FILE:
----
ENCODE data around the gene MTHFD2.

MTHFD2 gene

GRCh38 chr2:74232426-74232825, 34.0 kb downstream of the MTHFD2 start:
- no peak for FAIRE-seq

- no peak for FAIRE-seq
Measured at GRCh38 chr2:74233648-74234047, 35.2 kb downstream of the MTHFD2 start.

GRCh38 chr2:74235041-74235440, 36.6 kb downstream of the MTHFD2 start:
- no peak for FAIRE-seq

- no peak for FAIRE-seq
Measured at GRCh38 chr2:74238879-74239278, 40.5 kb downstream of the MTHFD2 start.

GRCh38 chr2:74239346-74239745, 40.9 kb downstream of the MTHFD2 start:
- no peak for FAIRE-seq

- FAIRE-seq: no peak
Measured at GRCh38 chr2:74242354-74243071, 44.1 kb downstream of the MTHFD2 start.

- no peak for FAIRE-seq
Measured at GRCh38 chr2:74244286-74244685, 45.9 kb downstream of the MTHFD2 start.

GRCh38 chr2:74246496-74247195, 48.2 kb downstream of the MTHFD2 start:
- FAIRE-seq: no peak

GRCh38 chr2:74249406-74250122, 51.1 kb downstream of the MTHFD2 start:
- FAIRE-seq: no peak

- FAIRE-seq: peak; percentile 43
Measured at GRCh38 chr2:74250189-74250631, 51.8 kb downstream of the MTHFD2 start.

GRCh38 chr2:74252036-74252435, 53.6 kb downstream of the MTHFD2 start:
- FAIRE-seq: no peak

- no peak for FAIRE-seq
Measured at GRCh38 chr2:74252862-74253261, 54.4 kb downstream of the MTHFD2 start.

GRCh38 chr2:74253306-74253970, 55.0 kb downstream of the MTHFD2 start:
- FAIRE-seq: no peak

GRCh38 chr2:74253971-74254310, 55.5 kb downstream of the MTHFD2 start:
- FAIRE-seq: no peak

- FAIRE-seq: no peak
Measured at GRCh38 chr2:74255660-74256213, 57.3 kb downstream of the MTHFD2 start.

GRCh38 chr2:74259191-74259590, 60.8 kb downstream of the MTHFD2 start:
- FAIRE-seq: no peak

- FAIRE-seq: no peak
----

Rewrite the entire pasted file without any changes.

ENCODE data around the gene MTHFD2.

MTHFD2 gene

GRCh38 chr2:74232426-74232825, 34.0 kb downstream of the MTHFD2 start:
- no peak for FAIRE-seq

- no peak for FAIRE-seq
Measured at GRCh38 chr2:74233648-74234047, 35.2 kb downstream of the MTHFD2 start.

GRCh38 chr2:74235041-74235440, 36.6 kb downstream of the MTHFD2 start:
- no peak for FAIRE-seq

- no peak for FAIRE-seq
Measured at GRCh38 chr2:74238879-74239278, 40.5 kb downstream of the MTHFD2 start.

GRCh38 chr2:74239346-74239745, 40.9 kb downstream of the MTHFD2 start:
- no peak for FAIRE-seq

- FAIRE-seq: no peak
Measured at GRCh38 chr2:74242354-74243071, 44.1 kb downstream of the MTHFD2 start.

- no peak for FAIRE-seq
Measured at GRCh38 chr2:74244286-74244685, 45.9 kb downstream of the MTHFD2 start.

GRCh38 chr2:74246496-74247195, 48.2 kb downstream of the MTHFD2 start:
- FAIRE-seq: no peak

GRCh38 chr2:74249406-74250122, 51.1 kb downstream of the MTHFD2 start:
- FAIRE-seq: no peak

- FAIRE-seq: peak; percentile 43
Measured at GRCh38 chr2:74250189-74250631, 51.8 kb downstream of the MTHFD2 start.

GRCh38 chr2:74252036-74252435, 53.6 kb downstream of the MTHFD2 start:
- FAIRE-seq: no peak

- no peak for FAIRE-seq
Measured at GRCh38 chr2:74252862-74253261, 54.4 kb downstream of the MTHFD2 start.

GRCh38 chr2:74253306-74253970, 55.0 kb downstream of the MTHFD2 start:
- FAIRE-seq: no peak

GRCh38 chr2:74253971-74254310, 55.5 kb downstream of the MTHFD2 start:
- FAIRE-seq: no peak

- FAIRE-seq: no peak
Measured at GRCh38 chr2:74255660-74256213, 57.3 kb downstream of the MTHFD2 start.

GRCh38 chr2:74259191-74259590, 60.8 kb downstream of the MTHFD2 start:
- FAIRE-seq: no peak

- FAIRE-seq: no peak